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72

Not all of the original co-processors were for floating point math. Intel itself offered an I/O coprocessor for the 8088 and 8086 called the 8089. Part of the reason it didn't do as well as the 8087 is that the PC included an empty socket for an 8087, but no support for the 8089. If you broaden the conversation out beyond just the 8086 generation of chips, ...


52

As far as I’m aware, the last FPU-less x86-compatible CPU which could still be considered general-purpose is the Vortex86SX, released in 2007 and still available now. This is a Pentium-class CPU, capable of running any Pentium code which doesn’t require an FPU. It is targeted at embedded applications, with up to 512 MiB of RAM, and includes a PCI bus, USB, ...


46

Intel x86 CPU Lineages There are only a few Intel x86 CPU microarchitectural lineages. Each of these lineages starts with a processor design that was largely made from scratch, incorporating little of any previous CPU's design. The early microarchitectural lineages were all dead ends. In this stage of x86 CPU design Intel came up with a new ...


42

8086 was designed to make asm source porting from 8080 easy (not the other direction). It is not binary compatible with 8080, and not source-compatible either. 8080 is not an x86 CPU. 8080 is a more distant ancestor that had some influence on the design of 8086, but it's not the same architecture. As an analogy, all x86 CPUs are the same genus but ...


42

I’m not sure the separate cache was “obviously better” back when the Intel designers were working on the 80486, at least, not to the designers in question. But “better” might not even have been much of a factor. The design history of the cache systems in Motorola and Intel CPUs is quite different, which can explain the different approaches used in the 68040 ...


40

My approximate version: Prior to the Pentium, Intel CPUs were pipelined: different parts of the CPU would simultaneously be working on different operations, but the different parts were designed to work in sequence, with every operation proceeding through all parts. The Pentium expanded on that by being superscalar. Rather than there being only exactly one ...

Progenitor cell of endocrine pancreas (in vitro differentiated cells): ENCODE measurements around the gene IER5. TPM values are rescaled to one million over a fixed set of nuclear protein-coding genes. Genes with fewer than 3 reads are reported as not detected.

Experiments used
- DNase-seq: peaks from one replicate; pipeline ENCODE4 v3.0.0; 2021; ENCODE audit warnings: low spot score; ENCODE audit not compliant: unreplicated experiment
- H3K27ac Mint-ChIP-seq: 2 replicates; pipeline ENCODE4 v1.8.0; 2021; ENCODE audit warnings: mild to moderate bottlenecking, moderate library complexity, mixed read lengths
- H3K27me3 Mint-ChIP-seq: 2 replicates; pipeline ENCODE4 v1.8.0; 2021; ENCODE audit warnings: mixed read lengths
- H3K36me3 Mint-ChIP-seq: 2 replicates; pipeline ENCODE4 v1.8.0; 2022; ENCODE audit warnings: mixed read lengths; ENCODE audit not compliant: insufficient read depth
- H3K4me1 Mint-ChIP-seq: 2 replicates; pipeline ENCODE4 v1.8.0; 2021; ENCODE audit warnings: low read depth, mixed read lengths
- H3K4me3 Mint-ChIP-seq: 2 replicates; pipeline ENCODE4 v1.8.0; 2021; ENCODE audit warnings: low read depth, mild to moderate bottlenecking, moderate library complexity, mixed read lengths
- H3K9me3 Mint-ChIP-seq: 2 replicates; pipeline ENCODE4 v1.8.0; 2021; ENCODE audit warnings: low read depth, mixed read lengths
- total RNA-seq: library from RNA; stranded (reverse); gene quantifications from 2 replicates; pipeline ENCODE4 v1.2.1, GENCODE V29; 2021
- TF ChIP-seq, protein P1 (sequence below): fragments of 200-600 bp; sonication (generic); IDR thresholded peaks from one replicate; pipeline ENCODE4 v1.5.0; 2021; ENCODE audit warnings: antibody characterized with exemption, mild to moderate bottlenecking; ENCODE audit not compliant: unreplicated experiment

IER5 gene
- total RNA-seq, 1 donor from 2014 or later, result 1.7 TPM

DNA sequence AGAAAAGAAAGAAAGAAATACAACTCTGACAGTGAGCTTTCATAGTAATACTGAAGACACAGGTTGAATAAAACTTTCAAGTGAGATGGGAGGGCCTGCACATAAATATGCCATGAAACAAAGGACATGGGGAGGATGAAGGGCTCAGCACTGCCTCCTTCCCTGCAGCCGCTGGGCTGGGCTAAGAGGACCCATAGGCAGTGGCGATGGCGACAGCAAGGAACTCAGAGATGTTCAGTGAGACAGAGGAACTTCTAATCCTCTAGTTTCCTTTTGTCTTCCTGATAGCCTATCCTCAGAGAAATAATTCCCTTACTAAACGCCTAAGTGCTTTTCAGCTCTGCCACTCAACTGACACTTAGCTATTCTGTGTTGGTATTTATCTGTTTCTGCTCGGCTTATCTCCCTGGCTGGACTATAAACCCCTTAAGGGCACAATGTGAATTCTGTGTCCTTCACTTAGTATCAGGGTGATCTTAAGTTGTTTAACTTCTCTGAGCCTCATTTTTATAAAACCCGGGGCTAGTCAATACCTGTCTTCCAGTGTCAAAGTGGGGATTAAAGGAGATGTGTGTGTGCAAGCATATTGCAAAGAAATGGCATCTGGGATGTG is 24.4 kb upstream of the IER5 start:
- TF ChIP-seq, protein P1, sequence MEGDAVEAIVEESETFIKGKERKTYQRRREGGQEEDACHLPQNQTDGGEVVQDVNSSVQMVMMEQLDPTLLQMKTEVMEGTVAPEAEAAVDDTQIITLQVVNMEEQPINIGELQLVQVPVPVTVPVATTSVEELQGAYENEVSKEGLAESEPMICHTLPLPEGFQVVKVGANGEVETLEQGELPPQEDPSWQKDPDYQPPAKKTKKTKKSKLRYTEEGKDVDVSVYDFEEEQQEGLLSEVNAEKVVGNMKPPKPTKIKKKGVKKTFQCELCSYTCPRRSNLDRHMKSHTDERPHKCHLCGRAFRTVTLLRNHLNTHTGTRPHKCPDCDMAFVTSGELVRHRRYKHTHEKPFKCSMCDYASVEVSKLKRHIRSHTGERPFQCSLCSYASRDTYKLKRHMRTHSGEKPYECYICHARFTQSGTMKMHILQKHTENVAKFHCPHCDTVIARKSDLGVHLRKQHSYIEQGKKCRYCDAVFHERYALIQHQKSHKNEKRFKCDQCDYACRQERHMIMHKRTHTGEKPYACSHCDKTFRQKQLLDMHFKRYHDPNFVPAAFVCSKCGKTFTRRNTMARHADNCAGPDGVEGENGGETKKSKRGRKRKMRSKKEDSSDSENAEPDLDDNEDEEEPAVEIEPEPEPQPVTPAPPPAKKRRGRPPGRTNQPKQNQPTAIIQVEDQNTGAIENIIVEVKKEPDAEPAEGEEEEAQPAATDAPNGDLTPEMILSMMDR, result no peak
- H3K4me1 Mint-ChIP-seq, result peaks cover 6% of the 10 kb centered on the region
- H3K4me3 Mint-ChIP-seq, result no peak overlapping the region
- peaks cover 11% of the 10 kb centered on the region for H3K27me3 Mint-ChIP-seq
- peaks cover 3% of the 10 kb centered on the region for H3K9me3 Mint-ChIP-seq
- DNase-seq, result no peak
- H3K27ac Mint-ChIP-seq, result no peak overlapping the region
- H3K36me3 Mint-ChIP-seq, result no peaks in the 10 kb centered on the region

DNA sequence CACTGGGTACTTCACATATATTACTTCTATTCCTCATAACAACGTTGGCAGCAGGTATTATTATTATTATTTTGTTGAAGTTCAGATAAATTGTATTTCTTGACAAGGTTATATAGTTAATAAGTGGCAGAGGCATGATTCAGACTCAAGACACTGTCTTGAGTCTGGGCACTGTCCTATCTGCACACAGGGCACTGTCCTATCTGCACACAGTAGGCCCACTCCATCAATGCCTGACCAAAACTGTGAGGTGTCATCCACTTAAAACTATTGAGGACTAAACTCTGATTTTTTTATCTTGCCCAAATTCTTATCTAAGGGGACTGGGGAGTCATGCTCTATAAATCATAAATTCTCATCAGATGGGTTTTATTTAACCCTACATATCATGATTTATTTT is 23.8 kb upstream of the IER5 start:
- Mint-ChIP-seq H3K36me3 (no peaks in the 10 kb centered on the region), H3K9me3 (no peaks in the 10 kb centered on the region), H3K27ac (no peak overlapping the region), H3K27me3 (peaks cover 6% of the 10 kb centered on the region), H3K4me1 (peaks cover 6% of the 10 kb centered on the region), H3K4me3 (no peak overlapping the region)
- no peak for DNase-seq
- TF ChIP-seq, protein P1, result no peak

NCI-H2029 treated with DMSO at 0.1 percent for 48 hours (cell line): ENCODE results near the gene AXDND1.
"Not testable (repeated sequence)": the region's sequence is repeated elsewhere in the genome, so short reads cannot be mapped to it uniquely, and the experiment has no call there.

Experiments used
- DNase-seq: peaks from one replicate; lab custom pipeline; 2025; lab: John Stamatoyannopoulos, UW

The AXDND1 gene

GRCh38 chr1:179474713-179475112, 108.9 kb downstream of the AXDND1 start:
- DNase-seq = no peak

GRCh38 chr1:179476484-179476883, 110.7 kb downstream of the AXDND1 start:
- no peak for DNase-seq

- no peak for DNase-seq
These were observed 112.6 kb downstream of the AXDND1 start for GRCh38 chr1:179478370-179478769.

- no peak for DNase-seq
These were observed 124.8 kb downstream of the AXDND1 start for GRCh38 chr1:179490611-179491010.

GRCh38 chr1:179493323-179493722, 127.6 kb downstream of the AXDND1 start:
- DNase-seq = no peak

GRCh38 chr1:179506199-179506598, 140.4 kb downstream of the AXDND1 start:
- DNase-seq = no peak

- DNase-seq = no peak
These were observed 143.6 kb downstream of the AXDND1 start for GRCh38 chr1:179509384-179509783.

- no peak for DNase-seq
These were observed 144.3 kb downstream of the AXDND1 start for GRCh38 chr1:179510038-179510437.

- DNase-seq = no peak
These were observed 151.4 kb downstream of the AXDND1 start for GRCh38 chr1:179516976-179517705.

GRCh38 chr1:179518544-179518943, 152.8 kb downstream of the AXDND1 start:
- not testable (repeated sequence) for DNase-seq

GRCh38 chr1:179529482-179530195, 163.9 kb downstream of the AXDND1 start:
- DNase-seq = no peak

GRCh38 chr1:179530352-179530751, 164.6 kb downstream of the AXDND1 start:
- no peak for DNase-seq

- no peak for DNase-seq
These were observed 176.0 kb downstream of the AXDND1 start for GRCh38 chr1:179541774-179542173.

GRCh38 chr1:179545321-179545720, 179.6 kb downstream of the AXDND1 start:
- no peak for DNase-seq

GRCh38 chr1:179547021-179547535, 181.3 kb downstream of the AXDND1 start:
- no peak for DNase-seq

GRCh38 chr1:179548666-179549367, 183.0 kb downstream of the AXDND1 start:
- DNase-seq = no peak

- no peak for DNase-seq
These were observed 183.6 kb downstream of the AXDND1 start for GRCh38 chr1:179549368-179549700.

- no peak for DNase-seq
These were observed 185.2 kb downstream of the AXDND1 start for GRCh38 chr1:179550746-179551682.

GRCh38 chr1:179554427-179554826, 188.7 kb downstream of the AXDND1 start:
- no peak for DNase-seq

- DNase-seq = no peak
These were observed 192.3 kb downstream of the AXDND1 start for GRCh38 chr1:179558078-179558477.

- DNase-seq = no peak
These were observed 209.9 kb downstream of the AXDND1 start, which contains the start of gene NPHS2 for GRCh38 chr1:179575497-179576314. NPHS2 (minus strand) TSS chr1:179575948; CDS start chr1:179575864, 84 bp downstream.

34

The Meltdown attack is about figuring out what's in protected memory (typically, kernel memory) by arranging for it to be speculatively read, and then looking for residual side effects after the speculative read is discarded. MS-DOS is immune to Meltdown because it doesn't do memory protection. If you want to figure out what's in RAM, you can simply look. ...


28

My guess is that it was merely a design decision based upon the assumption that once a protected mode OS is started, there is no need to go back. Most microprocessors at that time already booted in its most privileged mode and had at least two levels of protection. The 80286 had to boot in real mode to keep compatibility with DOS and I think they thought DOS ...


26

It depends on the airflow in your computer. You can run even a 100 MHz 486DX4 without a heatsink or fan, if your PSU’s fan (or another fan) pulls enough air over it; they commonly used heatsinks though (without fans). You can find examples of pretty much all configurations starting with the DX2/66 (or even the DX/50, but that’s pretty rare): no heatsink, ...


25

Slackware still claims to support 486s: Below is a list of minimum system requirements needed to install and run Slackware. 486 processor 64MB RAM (1GB+ suggested) About 5GB+ of hard disk space for a full install CD or DVD drive (if not bootable, then a bootable USB flash stick or PXE server/network card) Knoppix also still claims to ...


25

Yes, IBM System z mainframes (and their predecessors) have been using "mainframe-on-a-chip" microprocessors for a couple decades now. In 1995 I used a IBM PS/2 with an IBM System/390 Processor Card in it running MVS. It executed System/390 instructions natively, using (I believe) one of the same microprocessors used in the System/390 mainframes of the time. ...


25

I’m assuming you’re asking about x86 processors, not the older 8-bit CPUs. Real mode is always segmented, and everything (CPU, operating system, programs, even peripherals on the CPU bus) has access to all the system’s address space up to just over 1 MiB (1 MiB strictly before the 286). You can write programs without paying attention to segments, and you’ll ...


24

Wikipedia says: According to Morse et al.,.[5] the designers actually contemplated using an 8-bit shift (instead of 4-bit), in order to create a 16 MB physical address space. However, as this would have forced segments to begin on 256-byte boundaries, and 1 MB was considered very large for a microprocessor around 1976, the idea was dismissed. Also, there ...


22

Linux still supports the 80486 SX: the SX was simply a DX without the FPU, and the FPU emulation code is still present (Processor type and features->Math emulation). Finding a distro is a bit trickier. Gentoo still supports the 486 in theory (when the installation instructions call for downloading a "stage 3" archive, simply download the "i486" version), ...


21

To supplement @PeterCordes's excellent answer, I thought it would be worth going into the details of exactly how close to source code compatible the two processors are -- for example, how easy would it be to use textual substitutions (e.g. macros) to automatically translate 8080 code to 8086 code, and what the limitations would be. The first point would be ...